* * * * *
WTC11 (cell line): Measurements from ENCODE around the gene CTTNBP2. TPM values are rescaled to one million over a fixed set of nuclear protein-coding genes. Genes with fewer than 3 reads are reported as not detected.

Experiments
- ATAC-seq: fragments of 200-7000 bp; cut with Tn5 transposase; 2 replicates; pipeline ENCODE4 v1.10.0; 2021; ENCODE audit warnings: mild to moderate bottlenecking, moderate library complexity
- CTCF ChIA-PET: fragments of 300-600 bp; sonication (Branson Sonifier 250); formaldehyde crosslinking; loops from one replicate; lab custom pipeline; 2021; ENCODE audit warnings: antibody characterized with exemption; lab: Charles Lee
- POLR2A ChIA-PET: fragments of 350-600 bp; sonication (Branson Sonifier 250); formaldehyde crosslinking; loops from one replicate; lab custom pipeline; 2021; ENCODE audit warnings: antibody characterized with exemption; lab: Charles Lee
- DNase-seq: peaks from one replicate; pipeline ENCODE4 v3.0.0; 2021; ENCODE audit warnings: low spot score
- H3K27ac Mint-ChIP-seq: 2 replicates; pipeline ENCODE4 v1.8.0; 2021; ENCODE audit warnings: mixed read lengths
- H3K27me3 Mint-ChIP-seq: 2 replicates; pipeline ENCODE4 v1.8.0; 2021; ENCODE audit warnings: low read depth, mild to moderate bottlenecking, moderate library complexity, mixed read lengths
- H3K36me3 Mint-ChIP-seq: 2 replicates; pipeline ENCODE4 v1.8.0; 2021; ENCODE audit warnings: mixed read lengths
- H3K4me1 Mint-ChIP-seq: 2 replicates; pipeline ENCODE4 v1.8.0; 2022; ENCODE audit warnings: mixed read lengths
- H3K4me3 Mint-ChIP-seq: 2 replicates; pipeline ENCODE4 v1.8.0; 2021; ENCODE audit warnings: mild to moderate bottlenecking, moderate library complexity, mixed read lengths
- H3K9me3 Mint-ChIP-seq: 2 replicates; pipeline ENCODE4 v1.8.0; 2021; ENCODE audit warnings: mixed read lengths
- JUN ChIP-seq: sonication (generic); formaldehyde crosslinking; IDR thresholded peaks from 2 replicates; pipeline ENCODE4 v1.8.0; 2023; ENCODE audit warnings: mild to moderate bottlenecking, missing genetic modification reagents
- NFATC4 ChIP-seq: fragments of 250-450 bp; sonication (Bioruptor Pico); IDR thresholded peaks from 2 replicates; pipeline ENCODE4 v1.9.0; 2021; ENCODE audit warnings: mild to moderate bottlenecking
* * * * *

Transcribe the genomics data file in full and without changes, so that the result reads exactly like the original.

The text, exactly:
WTC11 (cell line): Measurements from ENCODE around the gene CTTNBP2. TPM values are rescaled to one million over a fixed set of nuclear protein-coding genes. Genes with fewer than 3 reads are reported as not detected.

Experiments
- ATAC-seq: fragments of 200-7000 bp; cut with Tn5 transposase; 2 replicates; pipeline ENCODE4 v1.10.0; 2021; ENCODE audit warnings: mild to moderate bottlenecking, moderate library complexity
- CTCF ChIA-PET: fragments of 300-600 bp; sonication (Branson Sonifier 250); formaldehyde crosslinking; loops from one replicate; lab custom pipeline; 2021; ENCODE audit warnings: antibody characterized with exemption; lab: Charles Lee
- POLR2A ChIA-PET: fragments of 350-600 bp; sonication (Branson Sonifier 250); formaldehyde crosslinking; loops from one replicate; lab custom pipeline; 2021; ENCODE audit warnings: antibody characterized with exemption; lab: Charles Lee
- DNase-seq: peaks from one replicate; pipeline ENCODE4 v3.0.0; 2021; ENCODE audit warnings: low spot score
- H3K27ac Mint-ChIP-seq: 2 replicates; pipeline ENCODE4 v1.8.0; 2021; ENCODE audit warnings: mixed read lengths
- H3K27me3 Mint-ChIP-seq: 2 replicates; pipeline ENCODE4 v1.8.0; 2021; ENCODE audit warnings: low read depth, mild to moderate bottlenecking, moderate library complexity, mixed read lengths
- H3K36me3 Mint-ChIP-seq: 2 replicates; pipeline ENCODE4 v1.8.0; 2021; ENCODE audit warnings: mixed read lengths
- H3K4me1 Mint-ChIP-seq: 2 replicates; pipeline ENCODE4 v1.8.0; 2022; ENCODE audit warnings: mixed read lengths
- H3K4me3 Mint-ChIP-seq: 2 replicates; pipeline ENCODE4 v1.8.0; 2021; ENCODE audit warnings: mild to moderate bottlenecking, moderate library complexity, mixed read lengths
- H3K9me3 Mint-ChIP-seq: 2 replicates; pipeline ENCODE4 v1.8.0; 2021; ENCODE audit warnings: mixed read lengths
- JUN ChIP-seq: sonication (generic); formaldehyde crosslinking; IDR thresholded peaks from 2 replicates; pipeline ENCODE4 v1.8.0; 2023; ENCODE audit warnings: mild to moderate bottlenecking, missing genetic modification reagents
- NFATC4 ChIP-seq: fragments of 250-450 bp; sonication (Bioruptor Pico); IDR thresholded peaks from 2 replicates; pipeline ENCODE4 v1.9.0; 2021; ENCODE audit warnings: mild to moderate bottlenecking